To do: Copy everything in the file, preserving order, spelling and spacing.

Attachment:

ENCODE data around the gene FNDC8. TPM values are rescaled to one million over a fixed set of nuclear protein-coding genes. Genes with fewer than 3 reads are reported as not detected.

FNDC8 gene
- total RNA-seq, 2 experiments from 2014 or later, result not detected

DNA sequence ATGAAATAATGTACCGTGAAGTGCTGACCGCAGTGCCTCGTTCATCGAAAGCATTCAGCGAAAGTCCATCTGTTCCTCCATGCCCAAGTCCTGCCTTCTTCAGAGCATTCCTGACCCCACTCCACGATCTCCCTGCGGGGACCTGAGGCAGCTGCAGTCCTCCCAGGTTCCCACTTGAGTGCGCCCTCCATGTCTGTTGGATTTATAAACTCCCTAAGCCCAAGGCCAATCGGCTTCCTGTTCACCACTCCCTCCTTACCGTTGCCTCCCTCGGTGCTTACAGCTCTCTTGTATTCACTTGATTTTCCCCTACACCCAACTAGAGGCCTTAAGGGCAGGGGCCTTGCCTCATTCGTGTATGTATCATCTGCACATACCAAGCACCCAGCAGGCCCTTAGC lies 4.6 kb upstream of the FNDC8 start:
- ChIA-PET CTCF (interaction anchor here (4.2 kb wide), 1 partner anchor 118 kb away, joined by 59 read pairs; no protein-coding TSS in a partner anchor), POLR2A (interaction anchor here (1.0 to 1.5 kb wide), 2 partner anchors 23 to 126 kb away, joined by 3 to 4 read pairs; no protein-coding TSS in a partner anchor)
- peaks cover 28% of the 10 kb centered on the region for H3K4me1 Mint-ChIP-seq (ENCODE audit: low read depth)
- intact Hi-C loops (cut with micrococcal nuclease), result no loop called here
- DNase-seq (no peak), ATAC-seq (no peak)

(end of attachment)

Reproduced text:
ENCODE data around the gene FNDC8. TPM values are rescaled to one million over a fixed set of nuclear protein-coding genes. Genes with fewer than 3 reads are reported as not detected.

FNDC8 gene
- total RNA-seq, 2 experiments from 2014 or later, result not detected

DNA sequence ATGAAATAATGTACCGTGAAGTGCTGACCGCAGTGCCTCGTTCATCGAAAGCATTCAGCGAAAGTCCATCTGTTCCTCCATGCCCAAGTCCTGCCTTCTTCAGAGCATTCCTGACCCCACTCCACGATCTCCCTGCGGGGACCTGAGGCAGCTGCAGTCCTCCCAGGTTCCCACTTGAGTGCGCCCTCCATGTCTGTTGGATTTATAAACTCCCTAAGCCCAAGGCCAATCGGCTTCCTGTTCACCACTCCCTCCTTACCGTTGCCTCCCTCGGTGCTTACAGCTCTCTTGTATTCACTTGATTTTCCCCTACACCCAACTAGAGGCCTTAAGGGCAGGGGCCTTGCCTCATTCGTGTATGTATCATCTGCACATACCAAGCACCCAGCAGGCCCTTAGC lies 4.6 kb upstream of the FNDC8 start:
- ChIA-PET CTCF (interaction anchor here (4.2 kb wide), 1 partner anchor 118 kb away, joined by 59 read pairs; no protein-coding TSS in a partner anchor), POLR2A (interaction anchor here (1.0 to 1.5 kb wide), 2 partner anchors 23 to 126 kb away, joined by 3 to 4 read pairs; no protein-coding TSS in a partner anchor)
- peaks cover 28% of the 10 kb centered on the region for H3K4me1 Mint-ChIP-seq (ENCODE audit: low read depth)
- intact Hi-C loops (cut with micrococcal nuclease), result no loop called here
- DNase-seq (no peak), ATAC-seq (no peak)